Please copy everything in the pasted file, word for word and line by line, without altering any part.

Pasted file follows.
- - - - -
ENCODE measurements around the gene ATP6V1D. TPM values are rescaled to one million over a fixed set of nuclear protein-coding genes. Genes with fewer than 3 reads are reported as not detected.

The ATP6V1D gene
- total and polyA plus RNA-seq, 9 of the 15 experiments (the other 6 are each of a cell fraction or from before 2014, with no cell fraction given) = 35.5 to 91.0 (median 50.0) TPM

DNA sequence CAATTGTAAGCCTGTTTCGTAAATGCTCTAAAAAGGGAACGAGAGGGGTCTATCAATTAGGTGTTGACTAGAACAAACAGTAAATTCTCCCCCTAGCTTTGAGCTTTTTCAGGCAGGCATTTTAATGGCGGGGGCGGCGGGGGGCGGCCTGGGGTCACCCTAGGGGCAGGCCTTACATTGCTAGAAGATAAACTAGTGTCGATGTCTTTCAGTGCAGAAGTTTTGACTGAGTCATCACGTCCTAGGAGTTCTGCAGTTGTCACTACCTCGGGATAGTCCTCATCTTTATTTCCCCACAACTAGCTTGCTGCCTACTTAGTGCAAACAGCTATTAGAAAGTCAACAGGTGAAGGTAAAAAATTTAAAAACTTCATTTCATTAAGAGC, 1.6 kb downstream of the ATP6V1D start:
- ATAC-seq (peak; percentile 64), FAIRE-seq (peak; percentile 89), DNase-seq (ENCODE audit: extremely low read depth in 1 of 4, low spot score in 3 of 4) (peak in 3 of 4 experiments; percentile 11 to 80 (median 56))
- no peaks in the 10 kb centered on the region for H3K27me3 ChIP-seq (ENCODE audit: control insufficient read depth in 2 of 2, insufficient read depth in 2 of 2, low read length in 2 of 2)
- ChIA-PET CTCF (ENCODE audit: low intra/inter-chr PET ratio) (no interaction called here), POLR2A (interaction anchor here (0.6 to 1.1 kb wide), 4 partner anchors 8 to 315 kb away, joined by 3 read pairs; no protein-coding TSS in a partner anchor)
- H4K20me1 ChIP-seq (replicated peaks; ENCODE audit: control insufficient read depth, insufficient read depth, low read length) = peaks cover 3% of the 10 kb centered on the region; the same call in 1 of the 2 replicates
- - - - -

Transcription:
ENCODE measurements around the gene ATP6V1D. TPM values are rescaled to one million over a fixed set of nuclear protein-coding genes. Genes with fewer than 3 reads are reported as not detected.

The ATP6V1D gene
- total and polyA plus RNA-seq, 9 of the 15 experiments (the other 6 are each of a cell fraction or from before 2014, with no cell fraction given) = 35.5 to 91.0 (median 50.0) TPM

DNA sequence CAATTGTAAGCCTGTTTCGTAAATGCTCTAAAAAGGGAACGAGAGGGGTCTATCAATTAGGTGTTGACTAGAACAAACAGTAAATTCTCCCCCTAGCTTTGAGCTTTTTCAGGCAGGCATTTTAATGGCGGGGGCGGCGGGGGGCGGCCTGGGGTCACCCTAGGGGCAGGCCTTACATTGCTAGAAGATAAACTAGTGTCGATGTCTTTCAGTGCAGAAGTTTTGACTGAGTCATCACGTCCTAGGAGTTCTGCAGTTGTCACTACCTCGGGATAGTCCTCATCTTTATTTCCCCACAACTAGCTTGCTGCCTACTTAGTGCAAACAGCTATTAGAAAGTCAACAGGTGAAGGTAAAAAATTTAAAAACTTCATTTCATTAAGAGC, 1.6 kb downstream of the ATP6V1D start:
- ATAC-seq (peak; percentile 64), FAIRE-seq (peak; percentile 89), DNase-seq (ENCODE audit: extremely low read depth in 1 of 4, low spot score in 3 of 4) (peak in 3 of 4 experiments; percentile 11 to 80 (median 56))
- no peaks in the 10 kb centered on the region for H3K27me3 ChIP-seq (ENCODE audit: control insufficient read depth in 2 of 2, insufficient read depth in 2 of 2, low read length in 2 of 2)
- ChIA-PET CTCF (ENCODE audit: low intra/inter-chr PET ratio) (no interaction called here), POLR2A (interaction anchor here (0.6 to 1.1 kb wide), 4 partner anchors 8 to 315 kb away, joined by 3 read pairs; no protein-coding TSS in a partner anchor)
- H4K20me1 ChIP-seq (replicated peaks; ENCODE audit: control insufficient read depth, insufficient read depth, low read length) = peaks cover 3% of the 10 kb centered on the region; the same call in 1 of the 2 replicates